July 25th, 2018
ACPeds Parent Talk

Keeping parents up to date on the latest news in child and teen health
Hand, Foot and Mouth Disease (HFMD) is a contagious virus that is common in infants and children younger than 5, particularly during the summer months.

According to the CDC , HFMD symptoms include
  • a fever (and sometimes diarrhea);
  • a rash of flat red spots that may blister on the palms of the hands, soles of the feet, and sometimes the knees, elbows, buttocks, and/or genital area; and
  • painful mouth sores often accompanied by a sore throat (leading to reduced appetite).

While Hand, Foot and Mouth Disease typically affects children under the age of 5, older children and even adults can catch it as well . The older the infected the individual the fewer symptoms they’ll show and some won’t show any at all, though they can still spread the illness to others.

Though the virus can make a child, or adult, feel and look severely unwell, the disease subsides on its own and usually gifts the infected individual with lifelong immunity to the specific disease that caused the infection . However, it is possible for someone to get the disease again because HFMD is caused by several different viruses.

HFMD can spread from close contact with an infected person (such as hugging), coughing and sneezing , contact with feces (for example when changing a diaper ), saliva (by kissing and sharing cups or eating utensils), and touching objects or surfaces that have the virus on them .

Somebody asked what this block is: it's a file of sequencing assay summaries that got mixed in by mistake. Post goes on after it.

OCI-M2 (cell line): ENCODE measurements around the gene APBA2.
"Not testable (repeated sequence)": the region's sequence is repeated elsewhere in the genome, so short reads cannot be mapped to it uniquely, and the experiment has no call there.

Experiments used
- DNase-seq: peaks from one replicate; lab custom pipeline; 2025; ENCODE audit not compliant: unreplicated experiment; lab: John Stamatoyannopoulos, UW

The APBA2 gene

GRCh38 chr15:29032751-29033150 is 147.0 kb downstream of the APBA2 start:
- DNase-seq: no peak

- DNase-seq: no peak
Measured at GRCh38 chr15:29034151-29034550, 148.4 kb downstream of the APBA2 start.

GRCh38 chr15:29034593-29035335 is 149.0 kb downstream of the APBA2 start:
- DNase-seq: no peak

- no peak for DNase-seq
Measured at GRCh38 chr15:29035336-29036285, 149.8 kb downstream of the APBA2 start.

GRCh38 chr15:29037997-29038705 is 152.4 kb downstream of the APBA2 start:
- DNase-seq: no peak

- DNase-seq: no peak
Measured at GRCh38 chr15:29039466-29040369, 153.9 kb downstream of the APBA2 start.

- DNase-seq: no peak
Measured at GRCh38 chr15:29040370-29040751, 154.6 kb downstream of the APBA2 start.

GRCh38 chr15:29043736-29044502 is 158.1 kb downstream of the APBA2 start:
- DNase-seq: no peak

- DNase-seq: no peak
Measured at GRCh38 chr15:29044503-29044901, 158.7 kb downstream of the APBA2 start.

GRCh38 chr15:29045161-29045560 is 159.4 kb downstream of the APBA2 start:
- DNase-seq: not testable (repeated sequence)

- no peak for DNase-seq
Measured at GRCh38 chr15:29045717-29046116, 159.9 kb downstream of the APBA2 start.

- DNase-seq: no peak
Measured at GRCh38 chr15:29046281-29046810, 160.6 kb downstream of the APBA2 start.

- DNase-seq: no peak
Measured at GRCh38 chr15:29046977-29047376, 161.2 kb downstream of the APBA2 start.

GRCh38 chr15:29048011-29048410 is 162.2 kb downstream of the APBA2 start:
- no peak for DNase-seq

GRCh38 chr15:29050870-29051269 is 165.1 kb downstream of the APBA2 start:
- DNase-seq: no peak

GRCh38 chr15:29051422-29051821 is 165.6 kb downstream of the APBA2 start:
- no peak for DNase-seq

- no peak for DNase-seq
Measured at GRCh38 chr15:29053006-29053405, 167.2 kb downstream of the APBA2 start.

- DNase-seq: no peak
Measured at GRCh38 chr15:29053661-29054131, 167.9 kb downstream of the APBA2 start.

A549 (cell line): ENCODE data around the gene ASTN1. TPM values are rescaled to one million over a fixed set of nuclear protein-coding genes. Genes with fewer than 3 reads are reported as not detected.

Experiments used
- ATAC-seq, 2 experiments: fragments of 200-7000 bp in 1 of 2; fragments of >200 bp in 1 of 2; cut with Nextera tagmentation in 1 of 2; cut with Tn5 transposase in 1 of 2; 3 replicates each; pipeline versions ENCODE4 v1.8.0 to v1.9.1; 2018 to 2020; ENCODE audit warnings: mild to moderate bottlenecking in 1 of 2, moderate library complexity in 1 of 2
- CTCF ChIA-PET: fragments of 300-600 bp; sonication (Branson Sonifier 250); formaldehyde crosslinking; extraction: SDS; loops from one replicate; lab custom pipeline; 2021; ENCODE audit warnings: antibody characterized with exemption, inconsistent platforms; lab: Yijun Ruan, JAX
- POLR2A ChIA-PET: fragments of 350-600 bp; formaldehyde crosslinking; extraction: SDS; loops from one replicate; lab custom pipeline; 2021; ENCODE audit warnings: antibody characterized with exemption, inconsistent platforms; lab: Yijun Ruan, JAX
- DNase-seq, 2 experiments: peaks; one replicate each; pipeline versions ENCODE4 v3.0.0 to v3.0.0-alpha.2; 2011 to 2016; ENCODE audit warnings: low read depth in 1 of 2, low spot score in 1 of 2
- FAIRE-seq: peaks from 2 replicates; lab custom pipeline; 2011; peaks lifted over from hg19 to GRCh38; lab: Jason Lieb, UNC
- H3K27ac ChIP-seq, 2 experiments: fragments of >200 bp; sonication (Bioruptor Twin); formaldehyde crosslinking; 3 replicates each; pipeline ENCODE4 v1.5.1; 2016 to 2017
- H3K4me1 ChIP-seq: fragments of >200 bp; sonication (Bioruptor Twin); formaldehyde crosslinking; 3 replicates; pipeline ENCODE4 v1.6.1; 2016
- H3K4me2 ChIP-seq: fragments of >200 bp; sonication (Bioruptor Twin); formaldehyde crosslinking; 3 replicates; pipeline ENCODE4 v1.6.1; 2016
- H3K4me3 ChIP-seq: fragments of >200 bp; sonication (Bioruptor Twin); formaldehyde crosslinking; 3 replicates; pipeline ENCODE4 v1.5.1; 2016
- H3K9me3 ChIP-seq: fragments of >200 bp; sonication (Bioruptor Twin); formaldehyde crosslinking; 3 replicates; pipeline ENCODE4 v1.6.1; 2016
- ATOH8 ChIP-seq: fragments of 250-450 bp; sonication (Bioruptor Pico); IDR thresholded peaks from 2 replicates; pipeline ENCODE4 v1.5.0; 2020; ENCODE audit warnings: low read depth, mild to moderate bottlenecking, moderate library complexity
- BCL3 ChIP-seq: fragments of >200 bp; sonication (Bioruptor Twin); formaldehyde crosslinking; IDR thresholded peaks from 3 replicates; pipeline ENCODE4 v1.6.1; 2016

There is no real treatment for the disease itself, only the symptoms so over-the-counter fever reducers and pain relievers, such as acetaminophen or ibuprofen, can be used to manage fever and pain. The importance of drinking plenty of water can’t be stressed enough because diarrhea and the lack of appetite caused by the sore throat and mouth sores can lead to to loss of body fluids or dehydration.

Cleanliness and good hygiene are keys to Hand, Foot and Mouth Disease prevention. Taking the following steps will help prevent your child from getting HFMD or at least prevent it from spreading from one family member to another.

  • Wash your hands often with soap and water for at least 20 seconds, especially after changing diapers, and help young children do the same.
  • Avoid touching your eyes, nose, and mouth with unwashed hands.
  • Wash bedding and disinfect frequently touched surfaces and objects, such as toys and doorknobs.
  • While you won’t be able to avoid close contact with your sick child (or spouse), keep the kissing and hugging to a minimum and totally avoid sharing cups and eating utensils with them while they have HFMD.

While those infected are most contagious for about a week, they can spread the virus for weeks after the symptoms fade . So make sure to practice the above steps for at least 4 weeks after all symptoms subside so that lingering germs don’t infect someone else in your home.
Whether or not you ever have to deal with Hand, Foot and Mouth Disease in your home, make sure to teach your children the importance of hand washing and its role in preventing many other communicable childhood illnesses , including but not limited to Conjunctivitis (Pinkeye), Influenza (the flu), the common cold and more.

Want to read articles that can help you and your family become happier and healthier? Check out our other Parent Talk articles at www.acpeds.org/parent-talk and the ACPeds blog at www.acpeds.org/blog . To receive articles like these straight to your inbox, visit www.acpeds.org/subscribe to subscribe to the blog and click here to subscribe to the Parent Talk newsletter.
American College of Pediatricians | admin@acpeds.org | www.acpeds.org | 352-376-1877